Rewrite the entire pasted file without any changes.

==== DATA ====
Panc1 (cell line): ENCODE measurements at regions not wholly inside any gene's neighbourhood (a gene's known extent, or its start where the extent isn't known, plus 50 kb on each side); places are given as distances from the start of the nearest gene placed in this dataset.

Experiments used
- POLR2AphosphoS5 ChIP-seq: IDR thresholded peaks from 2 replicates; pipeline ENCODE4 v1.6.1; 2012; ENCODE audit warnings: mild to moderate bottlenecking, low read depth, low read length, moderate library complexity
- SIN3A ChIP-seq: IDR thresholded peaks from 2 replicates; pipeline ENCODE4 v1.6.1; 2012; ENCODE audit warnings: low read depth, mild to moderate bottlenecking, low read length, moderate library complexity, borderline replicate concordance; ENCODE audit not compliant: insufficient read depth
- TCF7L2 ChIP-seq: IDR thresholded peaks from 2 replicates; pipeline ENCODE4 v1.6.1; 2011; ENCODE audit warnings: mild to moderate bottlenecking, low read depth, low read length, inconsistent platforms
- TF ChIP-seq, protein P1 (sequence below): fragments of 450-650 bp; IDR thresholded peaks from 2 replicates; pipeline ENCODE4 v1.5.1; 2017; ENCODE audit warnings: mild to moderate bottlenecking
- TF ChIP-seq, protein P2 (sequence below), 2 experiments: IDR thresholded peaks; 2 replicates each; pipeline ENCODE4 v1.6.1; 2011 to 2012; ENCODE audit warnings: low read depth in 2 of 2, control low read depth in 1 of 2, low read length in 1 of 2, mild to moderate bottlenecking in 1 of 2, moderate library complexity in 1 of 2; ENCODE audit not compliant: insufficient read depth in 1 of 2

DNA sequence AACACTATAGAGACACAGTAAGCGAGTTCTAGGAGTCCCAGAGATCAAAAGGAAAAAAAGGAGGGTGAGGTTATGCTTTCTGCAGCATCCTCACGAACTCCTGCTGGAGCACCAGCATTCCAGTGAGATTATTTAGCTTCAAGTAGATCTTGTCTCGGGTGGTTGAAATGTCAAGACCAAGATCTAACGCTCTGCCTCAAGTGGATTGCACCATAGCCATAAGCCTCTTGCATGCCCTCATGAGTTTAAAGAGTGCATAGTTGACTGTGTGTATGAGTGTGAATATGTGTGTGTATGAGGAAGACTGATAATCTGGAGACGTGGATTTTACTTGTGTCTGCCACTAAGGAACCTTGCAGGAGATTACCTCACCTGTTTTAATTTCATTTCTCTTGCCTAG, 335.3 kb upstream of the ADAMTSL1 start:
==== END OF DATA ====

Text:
Panc1 (cell line): ENCODE measurements at regions not wholly inside any gene's neighbourhood (a gene's known extent, or its start where the extent isn't known, plus 50 kb on each side); places are given as distances from the start of the nearest gene placed in this dataset.

Experiments used
- POLR2AphosphoS5 ChIP-seq: IDR thresholded peaks from 2 replicates; pipeline ENCODE4 v1.6.1; 2012; ENCODE audit warnings: mild to moderate bottlenecking, low read depth, low read length, moderate library complexity
- SIN3A ChIP-seq: IDR thresholded peaks from 2 replicates; pipeline ENCODE4 v1.6.1; 2012; ENCODE audit warnings: low read depth, mild to moderate bottlenecking, low read length, moderate library complexity, borderline replicate concordance; ENCODE audit not compliant: insufficient read depth
- TCF7L2 ChIP-seq: IDR thresholded peaks from 2 replicates; pipeline ENCODE4 v1.6.1; 2011; ENCODE audit warnings: mild to moderate bottlenecking, low read depth, low read length, inconsistent platforms
- TF ChIP-seq, protein P1 (sequence below): fragments of 450-650 bp; IDR thresholded peaks from 2 replicates; pipeline ENCODE4 v1.5.1; 2017; ENCODE audit warnings: mild to moderate bottlenecking
- TF ChIP-seq, protein P2 (sequence below), 2 experiments: IDR thresholded peaks; 2 replicates each; pipeline ENCODE4 v1.6.1; 2011 to 2012; ENCODE audit warnings: low read depth in 2 of 2, control low read depth in 1 of 2, low read length in 1 of 2, mild to moderate bottlenecking in 1 of 2, moderate library complexity in 1 of 2; ENCODE audit not compliant: insufficient read depth in 1 of 2

DNA sequence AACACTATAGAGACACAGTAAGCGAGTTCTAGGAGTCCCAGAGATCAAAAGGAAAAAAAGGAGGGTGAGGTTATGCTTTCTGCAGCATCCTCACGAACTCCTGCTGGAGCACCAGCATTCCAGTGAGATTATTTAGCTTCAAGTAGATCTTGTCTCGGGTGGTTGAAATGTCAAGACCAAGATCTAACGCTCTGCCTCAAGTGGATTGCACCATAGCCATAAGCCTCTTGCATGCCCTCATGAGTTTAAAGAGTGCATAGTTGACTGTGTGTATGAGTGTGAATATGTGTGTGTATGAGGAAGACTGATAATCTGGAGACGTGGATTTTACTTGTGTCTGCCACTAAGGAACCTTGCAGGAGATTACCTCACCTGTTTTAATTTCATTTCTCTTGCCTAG, 335.3 kb upstream of the ADAMTSL1 start: